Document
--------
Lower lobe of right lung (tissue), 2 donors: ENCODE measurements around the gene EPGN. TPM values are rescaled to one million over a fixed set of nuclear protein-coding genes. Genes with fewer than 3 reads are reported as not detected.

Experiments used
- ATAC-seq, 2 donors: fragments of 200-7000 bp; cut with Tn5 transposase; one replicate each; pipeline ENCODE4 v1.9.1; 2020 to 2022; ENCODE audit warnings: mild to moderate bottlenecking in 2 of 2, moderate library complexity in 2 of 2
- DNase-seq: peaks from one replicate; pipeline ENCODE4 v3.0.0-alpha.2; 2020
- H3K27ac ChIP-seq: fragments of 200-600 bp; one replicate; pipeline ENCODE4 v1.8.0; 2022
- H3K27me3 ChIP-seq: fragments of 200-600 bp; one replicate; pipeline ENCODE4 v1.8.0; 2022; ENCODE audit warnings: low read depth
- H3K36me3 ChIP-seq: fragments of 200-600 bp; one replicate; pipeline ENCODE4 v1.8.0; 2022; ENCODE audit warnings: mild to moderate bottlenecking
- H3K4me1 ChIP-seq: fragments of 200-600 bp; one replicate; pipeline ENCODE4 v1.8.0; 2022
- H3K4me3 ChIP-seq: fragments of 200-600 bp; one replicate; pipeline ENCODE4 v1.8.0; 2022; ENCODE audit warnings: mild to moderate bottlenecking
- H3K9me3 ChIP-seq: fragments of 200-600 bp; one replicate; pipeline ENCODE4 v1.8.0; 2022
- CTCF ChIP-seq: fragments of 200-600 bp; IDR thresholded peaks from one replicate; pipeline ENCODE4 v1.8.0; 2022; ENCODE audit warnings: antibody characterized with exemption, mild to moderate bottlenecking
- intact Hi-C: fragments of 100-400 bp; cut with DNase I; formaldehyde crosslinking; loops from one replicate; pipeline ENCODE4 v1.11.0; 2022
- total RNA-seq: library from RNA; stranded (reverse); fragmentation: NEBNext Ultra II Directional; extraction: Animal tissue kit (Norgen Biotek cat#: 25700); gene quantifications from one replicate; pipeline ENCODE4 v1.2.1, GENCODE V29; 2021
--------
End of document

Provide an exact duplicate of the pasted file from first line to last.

Lower lobe of right lung (tissue), 2 donors: ENCODE measurements around the gene EPGN. TPM values are rescaled to one million over a fixed set of nuclear protein-coding genes. Genes with fewer than 3 reads are reported as not detected.

Experiments used
- ATAC-seq, 2 donors: fragments of 200-7000 bp; cut with Tn5 transposase; one replicate each; pipeline ENCODE4 v1.9.1; 2020 to 2022; ENCODE audit warnings: mild to moderate bottlenecking in 2 of 2, moderate library complexity in 2 of 2
- DNase-seq: peaks from one replicate; pipeline ENCODE4 v3.0.0-alpha.2; 2020
- H3K27ac ChIP-seq: fragments of 200-600 bp; one replicate; pipeline ENCODE4 v1.8.0; 2022
- H3K27me3 ChIP-seq: fragments of 200-600 bp; one replicate; pipeline ENCODE4 v1.8.0; 2022; ENCODE audit warnings: low read depth
- H3K36me3 ChIP-seq: fragments of 200-600 bp; one replicate; pipeline ENCODE4 v1.8.0; 2022; ENCODE audit warnings: mild to moderate bottlenecking
- H3K4me1 ChIP-seq: fragments of 200-600 bp; one replicate; pipeline ENCODE4 v1.8.0; 2022
- H3K4me3 ChIP-seq: fragments of 200-600 bp; one replicate; pipeline ENCODE4 v1.8.0; 2022; ENCODE audit warnings: mild to moderate bottlenecking
- H3K9me3 ChIP-seq: fragments of 200-600 bp; one replicate; pipeline ENCODE4 v1.8.0; 2022
- CTCF ChIP-seq: fragments of 200-600 bp; IDR thresholded peaks from one replicate; pipeline ENCODE4 v1.8.0; 2022; ENCODE audit warnings: antibody characterized with exemption, mild to moderate bottlenecking
- intact Hi-C: fragments of 100-400 bp; cut with DNase I; formaldehyde crosslinking; loops from one replicate; pipeline ENCODE4 v1.11.0; 2022
- total RNA-seq: library from RNA; stranded (reverse); fragmentation: NEBNext Ultra II Directional; extraction: Animal tissue kit (Norgen Biotek cat#: 25700); gene quantifications from one replicate; pipeline ENCODE4 v1.2.1, GENCODE V29; 2021